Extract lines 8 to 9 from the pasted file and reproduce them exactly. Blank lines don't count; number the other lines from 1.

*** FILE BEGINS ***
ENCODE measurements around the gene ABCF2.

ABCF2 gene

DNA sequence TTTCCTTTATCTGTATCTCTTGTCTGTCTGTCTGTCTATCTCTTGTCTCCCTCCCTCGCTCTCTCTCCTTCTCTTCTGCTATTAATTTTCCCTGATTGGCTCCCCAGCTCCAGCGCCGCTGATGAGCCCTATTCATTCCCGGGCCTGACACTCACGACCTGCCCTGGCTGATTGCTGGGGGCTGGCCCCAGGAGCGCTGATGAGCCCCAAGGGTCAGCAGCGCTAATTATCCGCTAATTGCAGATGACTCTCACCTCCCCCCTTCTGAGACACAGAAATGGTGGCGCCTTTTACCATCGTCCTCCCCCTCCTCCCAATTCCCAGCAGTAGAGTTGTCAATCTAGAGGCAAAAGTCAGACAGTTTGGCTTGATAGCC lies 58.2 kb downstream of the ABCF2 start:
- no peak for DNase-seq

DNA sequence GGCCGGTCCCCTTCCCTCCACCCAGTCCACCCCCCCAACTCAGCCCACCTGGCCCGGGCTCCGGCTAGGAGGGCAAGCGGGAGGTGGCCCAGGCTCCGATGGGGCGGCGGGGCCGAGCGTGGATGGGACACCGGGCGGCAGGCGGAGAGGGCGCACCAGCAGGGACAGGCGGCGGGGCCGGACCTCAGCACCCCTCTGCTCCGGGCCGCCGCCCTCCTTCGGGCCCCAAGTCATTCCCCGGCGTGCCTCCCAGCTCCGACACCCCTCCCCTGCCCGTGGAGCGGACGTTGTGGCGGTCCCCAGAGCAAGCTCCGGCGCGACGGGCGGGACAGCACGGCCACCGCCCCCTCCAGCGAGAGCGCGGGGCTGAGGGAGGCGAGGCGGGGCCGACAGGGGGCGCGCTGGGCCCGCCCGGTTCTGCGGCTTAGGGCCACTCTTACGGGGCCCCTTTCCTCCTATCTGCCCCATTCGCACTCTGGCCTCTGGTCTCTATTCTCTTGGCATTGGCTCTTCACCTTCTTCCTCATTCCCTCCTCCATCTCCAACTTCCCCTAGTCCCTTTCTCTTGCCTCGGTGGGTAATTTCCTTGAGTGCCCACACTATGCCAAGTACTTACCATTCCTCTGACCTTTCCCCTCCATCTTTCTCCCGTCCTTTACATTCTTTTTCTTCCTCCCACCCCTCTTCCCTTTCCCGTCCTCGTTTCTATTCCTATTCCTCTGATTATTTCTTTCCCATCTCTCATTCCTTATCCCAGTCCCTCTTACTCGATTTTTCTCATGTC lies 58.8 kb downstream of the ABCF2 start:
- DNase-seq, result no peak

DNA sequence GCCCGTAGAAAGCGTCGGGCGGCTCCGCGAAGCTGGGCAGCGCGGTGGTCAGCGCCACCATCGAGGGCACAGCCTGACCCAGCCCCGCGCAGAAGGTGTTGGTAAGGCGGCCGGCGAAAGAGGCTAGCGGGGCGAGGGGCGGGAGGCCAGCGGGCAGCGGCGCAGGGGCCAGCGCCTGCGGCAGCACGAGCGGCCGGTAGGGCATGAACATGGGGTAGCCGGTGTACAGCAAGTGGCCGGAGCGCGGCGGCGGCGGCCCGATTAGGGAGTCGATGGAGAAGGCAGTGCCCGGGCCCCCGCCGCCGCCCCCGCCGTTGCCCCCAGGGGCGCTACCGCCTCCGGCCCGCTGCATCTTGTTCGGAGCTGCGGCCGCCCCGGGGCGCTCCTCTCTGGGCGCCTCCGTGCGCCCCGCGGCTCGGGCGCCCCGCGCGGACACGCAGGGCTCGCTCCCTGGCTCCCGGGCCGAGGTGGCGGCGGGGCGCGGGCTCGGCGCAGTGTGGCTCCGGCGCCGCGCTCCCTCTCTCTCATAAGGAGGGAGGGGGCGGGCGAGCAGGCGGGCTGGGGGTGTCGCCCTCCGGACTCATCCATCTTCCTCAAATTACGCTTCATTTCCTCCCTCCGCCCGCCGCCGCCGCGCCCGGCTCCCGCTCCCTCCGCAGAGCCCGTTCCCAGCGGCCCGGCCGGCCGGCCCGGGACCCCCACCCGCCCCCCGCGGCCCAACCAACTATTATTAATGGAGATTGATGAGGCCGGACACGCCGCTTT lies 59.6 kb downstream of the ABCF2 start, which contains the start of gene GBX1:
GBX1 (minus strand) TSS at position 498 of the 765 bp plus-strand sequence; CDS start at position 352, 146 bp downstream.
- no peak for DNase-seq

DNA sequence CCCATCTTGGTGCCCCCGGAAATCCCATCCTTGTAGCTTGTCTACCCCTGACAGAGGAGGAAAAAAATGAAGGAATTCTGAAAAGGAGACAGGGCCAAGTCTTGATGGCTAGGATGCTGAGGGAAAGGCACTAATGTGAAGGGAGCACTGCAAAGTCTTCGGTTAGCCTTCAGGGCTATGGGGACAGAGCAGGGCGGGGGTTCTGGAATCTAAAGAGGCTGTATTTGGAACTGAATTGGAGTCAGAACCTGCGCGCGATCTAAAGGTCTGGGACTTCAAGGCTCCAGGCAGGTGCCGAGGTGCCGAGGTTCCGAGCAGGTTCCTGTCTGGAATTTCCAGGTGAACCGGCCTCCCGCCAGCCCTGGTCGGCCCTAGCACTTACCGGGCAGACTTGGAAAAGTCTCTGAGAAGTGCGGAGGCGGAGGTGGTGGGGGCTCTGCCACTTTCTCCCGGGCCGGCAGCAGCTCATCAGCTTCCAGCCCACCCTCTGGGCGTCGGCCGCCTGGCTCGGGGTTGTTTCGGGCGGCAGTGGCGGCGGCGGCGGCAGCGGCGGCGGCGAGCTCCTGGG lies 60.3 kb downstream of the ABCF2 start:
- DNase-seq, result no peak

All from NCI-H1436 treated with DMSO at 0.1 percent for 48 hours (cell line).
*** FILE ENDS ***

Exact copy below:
GBX1 (minus strand) TSS at position 498 of the 765 bp plus-strand sequence; CDS start at position 352, 146 bp downstream.
- no peak for DNase-seq